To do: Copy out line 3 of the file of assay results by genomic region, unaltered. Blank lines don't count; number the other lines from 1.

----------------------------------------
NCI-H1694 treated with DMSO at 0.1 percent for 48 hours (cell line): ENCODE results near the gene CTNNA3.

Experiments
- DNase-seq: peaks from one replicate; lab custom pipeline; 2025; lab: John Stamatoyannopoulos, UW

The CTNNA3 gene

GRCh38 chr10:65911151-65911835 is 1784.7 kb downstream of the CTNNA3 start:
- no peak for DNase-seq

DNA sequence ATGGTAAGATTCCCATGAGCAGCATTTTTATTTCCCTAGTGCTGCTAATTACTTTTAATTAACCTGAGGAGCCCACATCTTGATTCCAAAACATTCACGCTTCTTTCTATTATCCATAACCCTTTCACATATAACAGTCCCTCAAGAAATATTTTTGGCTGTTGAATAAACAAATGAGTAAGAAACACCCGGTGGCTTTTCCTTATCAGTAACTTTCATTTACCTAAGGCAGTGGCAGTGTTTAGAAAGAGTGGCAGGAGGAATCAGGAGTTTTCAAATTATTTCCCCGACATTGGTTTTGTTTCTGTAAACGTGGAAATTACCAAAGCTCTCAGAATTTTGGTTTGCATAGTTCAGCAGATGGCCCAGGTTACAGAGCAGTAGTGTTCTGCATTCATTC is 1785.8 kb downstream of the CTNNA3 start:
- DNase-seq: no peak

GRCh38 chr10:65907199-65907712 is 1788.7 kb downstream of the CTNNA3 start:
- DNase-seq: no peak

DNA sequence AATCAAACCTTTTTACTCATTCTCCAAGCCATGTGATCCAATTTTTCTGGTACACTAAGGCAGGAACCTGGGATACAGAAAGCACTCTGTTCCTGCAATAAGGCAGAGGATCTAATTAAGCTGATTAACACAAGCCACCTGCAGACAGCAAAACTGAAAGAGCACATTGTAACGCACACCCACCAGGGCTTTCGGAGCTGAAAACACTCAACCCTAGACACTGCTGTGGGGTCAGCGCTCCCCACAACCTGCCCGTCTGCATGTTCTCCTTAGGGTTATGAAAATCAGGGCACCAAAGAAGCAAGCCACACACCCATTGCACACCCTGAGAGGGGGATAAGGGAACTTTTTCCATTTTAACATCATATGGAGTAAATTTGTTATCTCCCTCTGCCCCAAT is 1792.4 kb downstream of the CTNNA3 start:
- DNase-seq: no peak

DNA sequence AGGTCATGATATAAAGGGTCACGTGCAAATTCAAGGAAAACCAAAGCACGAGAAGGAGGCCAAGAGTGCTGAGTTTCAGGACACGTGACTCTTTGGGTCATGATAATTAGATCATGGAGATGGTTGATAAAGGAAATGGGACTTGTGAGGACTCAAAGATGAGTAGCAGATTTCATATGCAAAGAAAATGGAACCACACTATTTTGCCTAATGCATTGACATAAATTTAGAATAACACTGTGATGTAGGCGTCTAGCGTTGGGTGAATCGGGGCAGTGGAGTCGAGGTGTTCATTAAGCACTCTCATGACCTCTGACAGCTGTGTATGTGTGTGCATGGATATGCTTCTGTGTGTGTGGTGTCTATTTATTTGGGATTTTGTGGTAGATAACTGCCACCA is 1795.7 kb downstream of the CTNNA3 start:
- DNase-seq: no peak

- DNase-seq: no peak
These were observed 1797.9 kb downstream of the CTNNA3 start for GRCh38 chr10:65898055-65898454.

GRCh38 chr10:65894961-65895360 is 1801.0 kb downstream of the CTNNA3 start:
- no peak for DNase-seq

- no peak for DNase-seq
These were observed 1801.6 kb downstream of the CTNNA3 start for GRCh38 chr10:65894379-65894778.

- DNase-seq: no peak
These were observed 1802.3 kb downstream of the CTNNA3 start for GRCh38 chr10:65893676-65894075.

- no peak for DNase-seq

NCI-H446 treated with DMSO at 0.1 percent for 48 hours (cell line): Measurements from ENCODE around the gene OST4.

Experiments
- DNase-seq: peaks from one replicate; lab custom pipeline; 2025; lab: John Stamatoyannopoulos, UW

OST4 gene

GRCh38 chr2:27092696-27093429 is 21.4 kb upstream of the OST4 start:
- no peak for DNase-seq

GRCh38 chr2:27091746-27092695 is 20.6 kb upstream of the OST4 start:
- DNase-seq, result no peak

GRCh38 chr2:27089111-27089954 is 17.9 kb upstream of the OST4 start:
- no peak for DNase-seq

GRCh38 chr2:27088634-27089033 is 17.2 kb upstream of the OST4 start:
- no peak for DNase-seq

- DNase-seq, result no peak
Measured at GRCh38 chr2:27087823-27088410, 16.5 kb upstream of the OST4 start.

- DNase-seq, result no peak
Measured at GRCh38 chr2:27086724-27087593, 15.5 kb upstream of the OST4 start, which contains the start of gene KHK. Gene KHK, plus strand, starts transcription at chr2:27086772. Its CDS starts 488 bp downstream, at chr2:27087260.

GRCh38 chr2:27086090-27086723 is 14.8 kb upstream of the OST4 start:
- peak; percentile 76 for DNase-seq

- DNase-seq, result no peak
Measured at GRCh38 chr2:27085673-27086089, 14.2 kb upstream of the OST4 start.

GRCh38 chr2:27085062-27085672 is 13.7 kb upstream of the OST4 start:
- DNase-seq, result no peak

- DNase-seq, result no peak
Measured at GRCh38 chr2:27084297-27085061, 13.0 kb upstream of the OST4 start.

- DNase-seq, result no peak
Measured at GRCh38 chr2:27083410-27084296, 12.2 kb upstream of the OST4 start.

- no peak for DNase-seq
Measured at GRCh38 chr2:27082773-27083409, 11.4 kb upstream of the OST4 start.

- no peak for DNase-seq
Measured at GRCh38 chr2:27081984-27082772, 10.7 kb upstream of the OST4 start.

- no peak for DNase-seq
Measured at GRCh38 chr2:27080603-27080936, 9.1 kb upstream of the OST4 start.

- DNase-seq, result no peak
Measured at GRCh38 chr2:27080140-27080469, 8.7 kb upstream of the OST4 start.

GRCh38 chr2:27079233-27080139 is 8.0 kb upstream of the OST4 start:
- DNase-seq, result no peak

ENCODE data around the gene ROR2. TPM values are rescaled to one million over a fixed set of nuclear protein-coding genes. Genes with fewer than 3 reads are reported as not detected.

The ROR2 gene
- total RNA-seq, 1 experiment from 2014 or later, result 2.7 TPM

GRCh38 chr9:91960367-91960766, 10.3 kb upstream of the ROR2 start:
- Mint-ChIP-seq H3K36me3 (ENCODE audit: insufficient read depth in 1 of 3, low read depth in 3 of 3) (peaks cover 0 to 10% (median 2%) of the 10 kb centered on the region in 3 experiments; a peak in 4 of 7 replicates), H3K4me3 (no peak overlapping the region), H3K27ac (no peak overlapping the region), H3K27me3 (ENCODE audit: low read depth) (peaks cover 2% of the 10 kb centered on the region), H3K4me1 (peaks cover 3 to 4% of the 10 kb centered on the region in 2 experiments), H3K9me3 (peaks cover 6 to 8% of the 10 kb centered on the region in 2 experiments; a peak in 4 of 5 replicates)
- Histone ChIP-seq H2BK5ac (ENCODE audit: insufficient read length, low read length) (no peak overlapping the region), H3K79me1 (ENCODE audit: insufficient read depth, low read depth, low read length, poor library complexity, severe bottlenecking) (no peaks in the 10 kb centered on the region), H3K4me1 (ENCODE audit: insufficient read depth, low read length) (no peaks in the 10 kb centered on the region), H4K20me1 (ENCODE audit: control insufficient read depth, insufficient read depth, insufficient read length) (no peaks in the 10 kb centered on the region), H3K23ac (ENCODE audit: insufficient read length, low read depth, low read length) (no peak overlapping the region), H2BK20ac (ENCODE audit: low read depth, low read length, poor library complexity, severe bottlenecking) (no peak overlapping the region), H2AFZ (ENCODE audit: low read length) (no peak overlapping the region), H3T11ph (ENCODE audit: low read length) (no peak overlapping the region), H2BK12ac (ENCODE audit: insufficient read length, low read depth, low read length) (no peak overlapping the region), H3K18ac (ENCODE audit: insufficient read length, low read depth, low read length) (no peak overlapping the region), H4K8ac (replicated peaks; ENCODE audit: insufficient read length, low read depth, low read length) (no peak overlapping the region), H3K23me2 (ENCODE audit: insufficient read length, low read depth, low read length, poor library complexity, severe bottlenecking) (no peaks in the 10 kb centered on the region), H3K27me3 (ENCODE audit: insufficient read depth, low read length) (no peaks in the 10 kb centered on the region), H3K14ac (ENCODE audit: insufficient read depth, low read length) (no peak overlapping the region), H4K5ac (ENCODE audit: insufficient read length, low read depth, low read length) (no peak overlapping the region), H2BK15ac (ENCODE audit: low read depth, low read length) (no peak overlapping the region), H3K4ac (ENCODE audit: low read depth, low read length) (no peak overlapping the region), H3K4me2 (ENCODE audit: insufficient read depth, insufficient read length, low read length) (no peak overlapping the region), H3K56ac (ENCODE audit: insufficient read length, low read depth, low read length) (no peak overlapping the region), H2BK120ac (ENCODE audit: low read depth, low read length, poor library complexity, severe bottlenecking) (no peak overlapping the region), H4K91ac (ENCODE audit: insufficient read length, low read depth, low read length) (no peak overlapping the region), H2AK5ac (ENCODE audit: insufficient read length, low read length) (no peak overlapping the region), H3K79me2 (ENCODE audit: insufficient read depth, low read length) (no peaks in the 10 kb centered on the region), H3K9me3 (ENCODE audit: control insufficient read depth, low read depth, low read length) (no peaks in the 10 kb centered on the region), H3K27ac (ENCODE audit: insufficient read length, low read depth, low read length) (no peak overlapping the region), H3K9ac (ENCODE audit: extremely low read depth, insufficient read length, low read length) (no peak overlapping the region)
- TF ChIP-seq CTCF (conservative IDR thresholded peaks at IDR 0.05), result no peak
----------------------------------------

- DNase-seq: peaks from one replicate; lab custom pipeline; 2025; lab: John Stamatoyannopoulos, UW